India slams parties to Copenhagen Accord
India on Sunday slammed the US and other parties to the Copenhagen Accord for failing to deliver "fast track" financial obligations to Least Developed Countries (LDCs) and other nations facing the risk of climate change.
New Delhi: India on Sunday slammed the US and
other parties to the Copenhagen Accord for failing to deliver
"fast track" financial obligations to Least Developed
Countries (LDCs) and other nations facing the risk of climate
Environment Minister Jairam Ramesh said the United
States and other parties to the Copenhagen Accord had agreed
to raise USD 30 billion for helping poor nations most at risk
of climate change.
"The continued inability to deliver on fast track
finance to my mind is a betrayal of the trust and the betrayal
of a grand bargain at Copenhagen," he told reporters after the
conclusion of Sixth BASIC Ministerial Meeting on Climate
The BASIC nations are Brazil, South Africa, India and
"USD 30 billion was the total commitment for 2010, 2011
and 2012. I would be surprised, if the total disbursement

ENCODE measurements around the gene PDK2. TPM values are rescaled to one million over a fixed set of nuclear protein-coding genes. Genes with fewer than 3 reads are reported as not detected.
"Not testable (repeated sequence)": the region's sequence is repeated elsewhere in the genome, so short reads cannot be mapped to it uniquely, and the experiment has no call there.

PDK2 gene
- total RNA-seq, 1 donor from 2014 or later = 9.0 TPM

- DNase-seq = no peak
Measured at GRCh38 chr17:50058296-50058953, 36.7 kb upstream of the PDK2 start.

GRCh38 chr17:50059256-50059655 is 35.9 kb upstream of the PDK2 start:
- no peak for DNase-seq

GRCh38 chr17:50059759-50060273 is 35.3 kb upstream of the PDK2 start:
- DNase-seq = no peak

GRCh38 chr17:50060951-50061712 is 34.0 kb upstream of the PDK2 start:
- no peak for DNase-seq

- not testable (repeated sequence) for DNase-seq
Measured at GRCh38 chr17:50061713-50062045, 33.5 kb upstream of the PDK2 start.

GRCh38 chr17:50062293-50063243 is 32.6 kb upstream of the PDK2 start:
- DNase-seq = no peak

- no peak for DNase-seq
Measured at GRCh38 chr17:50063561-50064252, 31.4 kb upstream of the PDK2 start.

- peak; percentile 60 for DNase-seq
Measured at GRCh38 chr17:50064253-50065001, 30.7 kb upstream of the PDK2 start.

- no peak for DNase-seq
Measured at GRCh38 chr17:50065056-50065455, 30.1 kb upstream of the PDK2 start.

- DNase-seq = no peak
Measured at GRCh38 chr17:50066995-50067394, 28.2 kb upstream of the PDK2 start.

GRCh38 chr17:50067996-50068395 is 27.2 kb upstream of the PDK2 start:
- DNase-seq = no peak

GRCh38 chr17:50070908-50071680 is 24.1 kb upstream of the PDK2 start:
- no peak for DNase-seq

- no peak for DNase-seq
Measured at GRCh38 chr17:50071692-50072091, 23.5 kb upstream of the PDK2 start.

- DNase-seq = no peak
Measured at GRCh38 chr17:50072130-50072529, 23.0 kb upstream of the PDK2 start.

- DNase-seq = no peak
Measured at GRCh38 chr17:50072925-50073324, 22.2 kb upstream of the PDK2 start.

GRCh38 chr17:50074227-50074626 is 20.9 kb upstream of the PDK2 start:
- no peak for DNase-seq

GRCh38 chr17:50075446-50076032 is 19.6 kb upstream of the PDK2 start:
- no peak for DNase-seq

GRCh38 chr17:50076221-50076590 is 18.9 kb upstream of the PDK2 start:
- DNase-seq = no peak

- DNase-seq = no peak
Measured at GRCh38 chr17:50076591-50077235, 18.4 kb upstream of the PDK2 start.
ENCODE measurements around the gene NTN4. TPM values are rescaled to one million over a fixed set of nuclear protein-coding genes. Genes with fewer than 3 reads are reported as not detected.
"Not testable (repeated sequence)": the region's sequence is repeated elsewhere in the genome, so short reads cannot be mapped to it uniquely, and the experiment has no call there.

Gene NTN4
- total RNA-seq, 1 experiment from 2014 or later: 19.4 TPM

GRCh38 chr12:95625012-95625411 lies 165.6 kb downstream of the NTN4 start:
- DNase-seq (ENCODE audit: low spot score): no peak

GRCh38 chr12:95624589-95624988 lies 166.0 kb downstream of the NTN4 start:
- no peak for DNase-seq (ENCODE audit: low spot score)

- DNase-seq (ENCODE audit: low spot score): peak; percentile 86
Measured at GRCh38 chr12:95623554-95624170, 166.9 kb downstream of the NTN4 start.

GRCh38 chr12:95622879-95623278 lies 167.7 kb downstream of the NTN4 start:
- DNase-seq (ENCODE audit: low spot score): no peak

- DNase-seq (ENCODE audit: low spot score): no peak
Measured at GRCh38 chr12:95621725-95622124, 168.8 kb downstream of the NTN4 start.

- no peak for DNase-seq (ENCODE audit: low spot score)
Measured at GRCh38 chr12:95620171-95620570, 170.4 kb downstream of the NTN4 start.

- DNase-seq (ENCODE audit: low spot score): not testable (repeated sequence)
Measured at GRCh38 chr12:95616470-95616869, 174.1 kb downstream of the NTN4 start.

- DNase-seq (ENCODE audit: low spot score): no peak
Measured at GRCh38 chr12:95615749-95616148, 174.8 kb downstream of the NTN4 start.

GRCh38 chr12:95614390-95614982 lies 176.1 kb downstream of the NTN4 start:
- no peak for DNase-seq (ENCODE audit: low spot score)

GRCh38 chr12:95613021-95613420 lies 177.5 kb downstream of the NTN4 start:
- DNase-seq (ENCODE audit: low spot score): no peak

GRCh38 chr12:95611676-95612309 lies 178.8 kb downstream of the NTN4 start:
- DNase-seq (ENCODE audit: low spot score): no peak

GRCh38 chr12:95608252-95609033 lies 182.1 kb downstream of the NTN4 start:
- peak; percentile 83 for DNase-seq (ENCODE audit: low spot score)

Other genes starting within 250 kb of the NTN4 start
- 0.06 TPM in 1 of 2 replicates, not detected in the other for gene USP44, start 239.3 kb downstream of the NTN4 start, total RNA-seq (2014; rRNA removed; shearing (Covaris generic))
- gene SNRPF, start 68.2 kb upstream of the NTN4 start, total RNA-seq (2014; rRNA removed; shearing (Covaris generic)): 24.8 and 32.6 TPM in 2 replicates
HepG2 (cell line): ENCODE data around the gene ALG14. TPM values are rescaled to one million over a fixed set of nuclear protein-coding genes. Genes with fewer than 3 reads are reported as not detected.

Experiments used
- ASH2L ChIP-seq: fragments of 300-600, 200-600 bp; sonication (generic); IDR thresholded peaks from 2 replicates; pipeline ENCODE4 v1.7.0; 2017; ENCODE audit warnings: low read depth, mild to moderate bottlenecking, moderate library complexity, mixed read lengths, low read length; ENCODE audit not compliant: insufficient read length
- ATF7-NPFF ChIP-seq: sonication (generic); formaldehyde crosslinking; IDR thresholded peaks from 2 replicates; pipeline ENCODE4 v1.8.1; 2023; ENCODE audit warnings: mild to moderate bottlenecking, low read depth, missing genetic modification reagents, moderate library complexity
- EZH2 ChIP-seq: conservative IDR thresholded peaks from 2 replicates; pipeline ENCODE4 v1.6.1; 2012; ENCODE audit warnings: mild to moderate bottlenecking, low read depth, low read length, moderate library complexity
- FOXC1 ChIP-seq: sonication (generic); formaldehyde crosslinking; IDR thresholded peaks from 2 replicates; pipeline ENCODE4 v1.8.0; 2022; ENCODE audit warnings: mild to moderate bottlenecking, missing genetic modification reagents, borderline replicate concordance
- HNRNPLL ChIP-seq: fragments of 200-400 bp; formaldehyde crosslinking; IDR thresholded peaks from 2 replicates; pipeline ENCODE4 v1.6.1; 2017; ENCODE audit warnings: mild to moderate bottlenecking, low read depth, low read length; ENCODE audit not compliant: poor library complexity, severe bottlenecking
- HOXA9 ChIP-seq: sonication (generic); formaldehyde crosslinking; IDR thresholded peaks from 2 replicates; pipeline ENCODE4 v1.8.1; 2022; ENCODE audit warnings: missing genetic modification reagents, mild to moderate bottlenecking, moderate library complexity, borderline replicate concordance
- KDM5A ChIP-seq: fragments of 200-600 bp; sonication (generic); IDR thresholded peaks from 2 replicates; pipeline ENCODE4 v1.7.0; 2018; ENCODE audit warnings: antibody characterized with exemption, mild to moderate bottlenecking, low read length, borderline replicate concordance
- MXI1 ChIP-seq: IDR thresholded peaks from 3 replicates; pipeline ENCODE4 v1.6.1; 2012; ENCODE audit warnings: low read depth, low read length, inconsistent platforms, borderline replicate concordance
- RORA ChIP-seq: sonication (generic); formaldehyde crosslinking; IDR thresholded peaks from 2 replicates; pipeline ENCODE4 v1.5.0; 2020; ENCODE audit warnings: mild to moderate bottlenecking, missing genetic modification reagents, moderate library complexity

exceeds two digits so far," Ramesh said at the joint press
conference attended by Vice Chairman of the National
Development and Reform Commission of China Xie Zhenhua,
Brazilian Environment Minister Izabella Monica Vieira Teixeira
and his South African counterpart Bomo Edith Edna Molewa.
The minister said the United States "includes 26 million
dollars funding to India" as part of the fast track funding
"And today my Brazilian colleague gave me example of
how some funding for Brazil is included as part of the EU fast
track finance. Fast track finance must meet two conditions.
No.1 it must be new and additional. No 2, it must be to
Africa, small island states and LDCs," he said.
"I think this remains to my mind the single biggest
disappointment ever since the Copenhagen Accord was signed,"
At the United Nations` climate change conference in
Copenhagen 14 months ago, the US and other parties to the
Copenhagen Accord had agreed for fast track finance meant for
Africa, small island states and the LDCs, which are at risk of
flooding, drought, disease outbreaks and other catastrophes
caused by climate change.
Ramesh said it was "highly regrettable and most
unfortunate" that even after the 14 months of Copenhagen
Accord "there is hardly been any significant disbursal".
The Maldives Environment Minister who attended the BASIC
Plus meeting has said that it had received no funding, he
Today`s meeting was also attended by representatives of
Argentina, which is going to be the chair of the G-77 group
from 2011, and special representative of the Environment
Minister of Algeria.